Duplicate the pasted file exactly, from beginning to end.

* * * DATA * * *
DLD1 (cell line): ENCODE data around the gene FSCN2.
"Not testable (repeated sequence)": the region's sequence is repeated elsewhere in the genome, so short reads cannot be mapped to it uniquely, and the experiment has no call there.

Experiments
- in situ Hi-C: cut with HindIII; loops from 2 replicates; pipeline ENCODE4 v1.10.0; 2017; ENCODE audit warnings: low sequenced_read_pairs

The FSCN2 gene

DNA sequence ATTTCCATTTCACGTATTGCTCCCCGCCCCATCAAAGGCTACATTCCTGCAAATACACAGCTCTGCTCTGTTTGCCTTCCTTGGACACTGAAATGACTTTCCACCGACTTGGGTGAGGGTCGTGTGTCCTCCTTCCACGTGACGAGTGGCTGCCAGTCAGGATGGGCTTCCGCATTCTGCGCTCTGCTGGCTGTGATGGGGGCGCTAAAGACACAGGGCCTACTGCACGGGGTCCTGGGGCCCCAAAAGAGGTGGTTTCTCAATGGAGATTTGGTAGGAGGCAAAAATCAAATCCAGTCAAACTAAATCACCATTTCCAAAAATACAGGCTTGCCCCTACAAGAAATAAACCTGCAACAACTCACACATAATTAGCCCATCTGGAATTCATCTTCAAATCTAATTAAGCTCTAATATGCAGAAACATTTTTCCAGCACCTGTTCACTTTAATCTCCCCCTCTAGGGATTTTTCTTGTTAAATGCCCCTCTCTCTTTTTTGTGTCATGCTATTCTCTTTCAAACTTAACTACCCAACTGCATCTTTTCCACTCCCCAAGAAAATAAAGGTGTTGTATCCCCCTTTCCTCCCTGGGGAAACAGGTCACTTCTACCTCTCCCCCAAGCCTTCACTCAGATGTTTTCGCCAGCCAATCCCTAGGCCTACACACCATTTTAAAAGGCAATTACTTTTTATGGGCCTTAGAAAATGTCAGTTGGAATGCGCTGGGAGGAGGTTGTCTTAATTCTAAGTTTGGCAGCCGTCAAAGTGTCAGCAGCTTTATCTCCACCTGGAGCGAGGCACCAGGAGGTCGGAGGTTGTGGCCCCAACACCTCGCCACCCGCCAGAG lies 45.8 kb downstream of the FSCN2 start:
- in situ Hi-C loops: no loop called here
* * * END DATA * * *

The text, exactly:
DLD1 (cell line): ENCODE data around the gene FSCN2.
"Not testable (repeated sequence)": the region's sequence is repeated elsewhere in the genome, so short reads cannot be mapped to it uniquely, and the experiment has no call there.

Experiments
- in situ Hi-C: cut with HindIII; loops from 2 replicates; pipeline ENCODE4 v1.10.0; 2017; ENCODE audit warnings: low sequenced_read_pairs

The FSCN2 gene

DNA sequence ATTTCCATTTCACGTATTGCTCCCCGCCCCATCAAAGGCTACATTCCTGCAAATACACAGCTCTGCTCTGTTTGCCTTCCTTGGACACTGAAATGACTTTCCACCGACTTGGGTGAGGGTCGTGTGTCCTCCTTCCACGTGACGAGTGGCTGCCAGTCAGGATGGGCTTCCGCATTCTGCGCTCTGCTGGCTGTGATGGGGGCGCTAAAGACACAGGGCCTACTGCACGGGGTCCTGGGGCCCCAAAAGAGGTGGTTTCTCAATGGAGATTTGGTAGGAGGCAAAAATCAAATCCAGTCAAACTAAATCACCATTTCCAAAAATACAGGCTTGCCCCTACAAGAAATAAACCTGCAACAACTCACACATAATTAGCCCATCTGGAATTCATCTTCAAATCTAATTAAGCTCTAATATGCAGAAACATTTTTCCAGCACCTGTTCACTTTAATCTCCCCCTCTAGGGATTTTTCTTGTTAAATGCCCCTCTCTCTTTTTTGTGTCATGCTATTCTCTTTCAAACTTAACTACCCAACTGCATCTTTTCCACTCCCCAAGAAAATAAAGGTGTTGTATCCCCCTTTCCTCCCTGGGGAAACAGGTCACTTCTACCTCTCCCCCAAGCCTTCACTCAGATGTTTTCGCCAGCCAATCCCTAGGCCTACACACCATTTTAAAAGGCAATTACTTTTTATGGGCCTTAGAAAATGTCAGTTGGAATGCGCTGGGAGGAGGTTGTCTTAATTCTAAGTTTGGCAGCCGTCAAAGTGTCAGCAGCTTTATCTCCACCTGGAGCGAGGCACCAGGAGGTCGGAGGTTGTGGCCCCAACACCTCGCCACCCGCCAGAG lies 45.8 kb downstream of the FSCN2 start:
- in situ Hi-C loops: no loop called here